Chris Peterson wrote:I'd be very cautious making any rigorous color analysis of this image. First of all, the colors we see in the tail and coma of this nearly dust-free comet are from a handful of C and CN narrowband emissions, which are not recorded accurately in a broadband image.
Any color analysis has to always be based on at least two variables ... more actually, but these two at the very least: 1) bandpass filters used and 2) the criteria used by the person producing the image. The first is known, L+RGB, and I wouldn't expect anyone doing an analysis ignoring this fact. The image is presenting the broadband colors that were recorded. Recording at any other bandpass and produding a (RGB) image is a translation/interpretation. Neither is accurate or inaccurate, they're just different representations, and that's the only "caution" required
Whether RGB are the best filters for this object, that's a different question I think. In this case, color saturation has been enhanced, absolutely, but there's no color shift (intentional at least!).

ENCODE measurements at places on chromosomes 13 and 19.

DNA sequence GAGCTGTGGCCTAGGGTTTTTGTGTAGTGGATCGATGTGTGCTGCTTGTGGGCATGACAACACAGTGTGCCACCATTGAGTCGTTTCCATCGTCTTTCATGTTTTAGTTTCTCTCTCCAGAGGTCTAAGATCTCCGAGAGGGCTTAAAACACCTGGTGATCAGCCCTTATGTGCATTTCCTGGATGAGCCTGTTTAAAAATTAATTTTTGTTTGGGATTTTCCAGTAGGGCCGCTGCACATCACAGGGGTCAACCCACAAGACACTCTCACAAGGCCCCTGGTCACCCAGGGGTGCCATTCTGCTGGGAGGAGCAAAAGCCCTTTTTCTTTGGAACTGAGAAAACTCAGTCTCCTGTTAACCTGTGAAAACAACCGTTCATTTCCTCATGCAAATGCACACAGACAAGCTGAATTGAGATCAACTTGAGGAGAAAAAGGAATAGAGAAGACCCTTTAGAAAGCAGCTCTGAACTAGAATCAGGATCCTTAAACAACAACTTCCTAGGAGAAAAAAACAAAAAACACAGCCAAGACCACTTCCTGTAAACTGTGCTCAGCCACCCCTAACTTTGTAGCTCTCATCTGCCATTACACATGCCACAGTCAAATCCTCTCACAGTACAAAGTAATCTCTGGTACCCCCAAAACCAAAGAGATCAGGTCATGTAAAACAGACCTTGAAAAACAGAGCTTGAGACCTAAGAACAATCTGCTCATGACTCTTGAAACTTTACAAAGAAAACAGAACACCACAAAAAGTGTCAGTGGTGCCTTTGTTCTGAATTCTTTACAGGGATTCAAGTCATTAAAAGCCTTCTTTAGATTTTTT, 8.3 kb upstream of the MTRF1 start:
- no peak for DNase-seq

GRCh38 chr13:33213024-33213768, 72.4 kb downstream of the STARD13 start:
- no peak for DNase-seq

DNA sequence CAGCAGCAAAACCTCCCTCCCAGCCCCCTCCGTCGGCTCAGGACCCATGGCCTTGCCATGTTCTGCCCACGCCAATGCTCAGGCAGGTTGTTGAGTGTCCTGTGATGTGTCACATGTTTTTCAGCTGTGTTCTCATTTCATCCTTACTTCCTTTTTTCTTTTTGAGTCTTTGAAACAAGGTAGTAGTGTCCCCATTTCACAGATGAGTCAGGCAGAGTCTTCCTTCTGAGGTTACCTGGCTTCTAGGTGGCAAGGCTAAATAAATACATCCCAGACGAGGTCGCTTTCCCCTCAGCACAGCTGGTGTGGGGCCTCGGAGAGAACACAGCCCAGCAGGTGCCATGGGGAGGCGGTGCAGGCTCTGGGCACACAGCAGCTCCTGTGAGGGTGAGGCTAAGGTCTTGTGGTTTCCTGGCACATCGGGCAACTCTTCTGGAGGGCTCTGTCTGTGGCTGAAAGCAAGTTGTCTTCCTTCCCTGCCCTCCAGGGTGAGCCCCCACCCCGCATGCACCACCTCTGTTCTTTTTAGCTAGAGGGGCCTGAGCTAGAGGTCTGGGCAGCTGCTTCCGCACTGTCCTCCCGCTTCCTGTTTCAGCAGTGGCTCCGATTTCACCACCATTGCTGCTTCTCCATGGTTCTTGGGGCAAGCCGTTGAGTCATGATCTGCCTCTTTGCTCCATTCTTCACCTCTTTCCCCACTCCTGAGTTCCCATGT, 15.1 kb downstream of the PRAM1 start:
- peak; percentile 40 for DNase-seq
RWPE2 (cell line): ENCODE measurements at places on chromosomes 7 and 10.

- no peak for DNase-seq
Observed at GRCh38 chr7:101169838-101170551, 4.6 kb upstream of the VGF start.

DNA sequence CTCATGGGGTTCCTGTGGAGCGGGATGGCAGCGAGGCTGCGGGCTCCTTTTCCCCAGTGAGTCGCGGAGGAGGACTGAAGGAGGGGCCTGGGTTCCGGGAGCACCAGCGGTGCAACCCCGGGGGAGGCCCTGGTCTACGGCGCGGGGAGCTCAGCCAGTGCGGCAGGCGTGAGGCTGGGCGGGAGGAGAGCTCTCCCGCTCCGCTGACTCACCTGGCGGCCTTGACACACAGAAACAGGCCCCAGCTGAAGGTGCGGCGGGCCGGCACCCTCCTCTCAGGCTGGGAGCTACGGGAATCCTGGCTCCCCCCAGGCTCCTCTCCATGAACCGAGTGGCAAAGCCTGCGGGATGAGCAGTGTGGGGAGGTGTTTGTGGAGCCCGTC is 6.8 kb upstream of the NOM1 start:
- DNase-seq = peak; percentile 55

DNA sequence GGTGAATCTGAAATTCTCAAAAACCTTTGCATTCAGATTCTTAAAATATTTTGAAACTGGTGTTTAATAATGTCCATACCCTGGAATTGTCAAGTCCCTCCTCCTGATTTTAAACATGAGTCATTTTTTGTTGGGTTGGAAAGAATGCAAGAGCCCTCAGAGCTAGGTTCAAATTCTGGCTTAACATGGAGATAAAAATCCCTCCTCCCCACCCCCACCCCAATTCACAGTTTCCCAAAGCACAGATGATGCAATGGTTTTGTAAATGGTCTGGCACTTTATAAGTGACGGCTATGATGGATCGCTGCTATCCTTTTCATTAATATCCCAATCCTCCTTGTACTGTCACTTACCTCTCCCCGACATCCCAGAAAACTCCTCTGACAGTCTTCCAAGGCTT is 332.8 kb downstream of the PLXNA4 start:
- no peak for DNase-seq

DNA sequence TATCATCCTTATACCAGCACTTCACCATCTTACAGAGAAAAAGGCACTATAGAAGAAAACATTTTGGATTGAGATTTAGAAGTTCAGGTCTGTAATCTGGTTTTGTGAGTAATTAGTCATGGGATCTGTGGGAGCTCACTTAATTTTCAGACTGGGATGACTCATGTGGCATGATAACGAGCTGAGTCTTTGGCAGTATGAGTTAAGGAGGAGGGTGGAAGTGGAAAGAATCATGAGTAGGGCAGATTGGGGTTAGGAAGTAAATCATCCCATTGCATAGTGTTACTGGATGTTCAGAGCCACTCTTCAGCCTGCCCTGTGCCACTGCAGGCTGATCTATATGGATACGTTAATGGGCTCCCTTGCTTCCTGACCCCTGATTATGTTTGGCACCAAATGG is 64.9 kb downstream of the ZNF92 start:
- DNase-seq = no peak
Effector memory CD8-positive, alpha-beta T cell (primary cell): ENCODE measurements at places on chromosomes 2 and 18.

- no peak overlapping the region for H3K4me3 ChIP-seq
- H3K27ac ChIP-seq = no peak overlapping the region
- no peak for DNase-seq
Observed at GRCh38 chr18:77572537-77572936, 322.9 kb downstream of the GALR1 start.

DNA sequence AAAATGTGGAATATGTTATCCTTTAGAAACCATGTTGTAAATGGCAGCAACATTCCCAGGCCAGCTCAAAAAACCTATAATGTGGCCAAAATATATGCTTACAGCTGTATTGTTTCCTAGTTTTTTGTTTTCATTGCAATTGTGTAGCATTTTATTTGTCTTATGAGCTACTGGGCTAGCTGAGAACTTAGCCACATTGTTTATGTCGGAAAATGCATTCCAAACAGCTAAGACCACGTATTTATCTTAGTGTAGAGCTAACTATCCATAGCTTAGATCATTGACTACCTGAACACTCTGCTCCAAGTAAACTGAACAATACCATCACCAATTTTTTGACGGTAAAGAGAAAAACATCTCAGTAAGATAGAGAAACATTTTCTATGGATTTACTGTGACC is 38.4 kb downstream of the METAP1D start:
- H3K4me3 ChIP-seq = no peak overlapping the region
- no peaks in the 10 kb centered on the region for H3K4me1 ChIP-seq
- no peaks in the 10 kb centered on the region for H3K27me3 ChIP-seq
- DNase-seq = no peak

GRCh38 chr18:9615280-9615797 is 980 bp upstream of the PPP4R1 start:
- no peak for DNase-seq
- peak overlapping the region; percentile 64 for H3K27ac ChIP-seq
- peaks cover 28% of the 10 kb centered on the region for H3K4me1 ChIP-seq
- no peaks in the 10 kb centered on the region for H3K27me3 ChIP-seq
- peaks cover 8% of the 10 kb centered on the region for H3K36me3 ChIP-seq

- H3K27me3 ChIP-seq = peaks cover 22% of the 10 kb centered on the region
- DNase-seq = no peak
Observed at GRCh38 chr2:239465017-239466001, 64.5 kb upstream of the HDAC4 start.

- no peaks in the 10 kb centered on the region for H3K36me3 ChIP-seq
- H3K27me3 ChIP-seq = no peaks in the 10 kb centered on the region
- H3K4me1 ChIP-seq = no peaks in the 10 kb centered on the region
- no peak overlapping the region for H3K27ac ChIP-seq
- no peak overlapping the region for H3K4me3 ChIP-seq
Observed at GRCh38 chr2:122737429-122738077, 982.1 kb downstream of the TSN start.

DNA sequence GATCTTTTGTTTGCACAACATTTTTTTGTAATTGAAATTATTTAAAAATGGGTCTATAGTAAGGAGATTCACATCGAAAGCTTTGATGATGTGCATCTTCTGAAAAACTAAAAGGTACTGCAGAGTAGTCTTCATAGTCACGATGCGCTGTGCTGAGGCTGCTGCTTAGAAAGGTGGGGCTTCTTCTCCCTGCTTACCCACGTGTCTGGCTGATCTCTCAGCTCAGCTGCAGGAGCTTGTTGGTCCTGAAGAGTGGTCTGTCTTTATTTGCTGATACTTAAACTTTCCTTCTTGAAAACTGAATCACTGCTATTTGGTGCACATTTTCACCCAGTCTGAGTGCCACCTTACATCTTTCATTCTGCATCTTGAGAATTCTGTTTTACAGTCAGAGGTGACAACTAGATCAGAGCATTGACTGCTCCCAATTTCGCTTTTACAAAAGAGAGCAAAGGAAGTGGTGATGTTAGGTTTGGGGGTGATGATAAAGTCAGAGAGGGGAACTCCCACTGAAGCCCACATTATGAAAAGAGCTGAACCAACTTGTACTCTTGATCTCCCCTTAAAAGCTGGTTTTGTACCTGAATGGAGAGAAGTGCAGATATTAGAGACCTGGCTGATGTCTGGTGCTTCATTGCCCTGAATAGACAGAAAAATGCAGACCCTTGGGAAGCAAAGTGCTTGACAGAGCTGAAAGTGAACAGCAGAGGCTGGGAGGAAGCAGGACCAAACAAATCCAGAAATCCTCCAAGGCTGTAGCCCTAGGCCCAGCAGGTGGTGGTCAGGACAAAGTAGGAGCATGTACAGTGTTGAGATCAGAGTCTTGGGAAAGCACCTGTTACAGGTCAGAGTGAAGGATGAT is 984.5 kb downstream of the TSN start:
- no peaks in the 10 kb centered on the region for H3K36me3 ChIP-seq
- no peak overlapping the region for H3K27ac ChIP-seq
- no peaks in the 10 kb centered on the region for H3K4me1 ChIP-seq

Chris Peterson wrote:(the processing is excellent, but you can still see that the stars behind the tail are brighter than the stars in other areas).
I know many people - particularly those with some experience processing astroimages - think that the brighter stars behind the tail "reveal" that the area of the tail has been stretched selectively. However, if you pay very close attention, you may notice that the reason the stars are brighter in the tail has nothing to do with that.
The stars behind the tail appear brighter (they certainly do) because after most of the post-processing, the stars all over the image were too rough (no question processing was aggressive overall), so, using a star mask, I toned them all down to bring back a bit of their usual Gaussian profile, EXCEPT those in the area of the tail. I could not include the stars behind the tail without producing dark ringing around them, so I left them out. This process does not affect background sky, comet or tail, only the stars. Experienced eyes always see more in an image than most people, but sometimes their interpretation can too be inaccurate. I should know, it's happened to me before!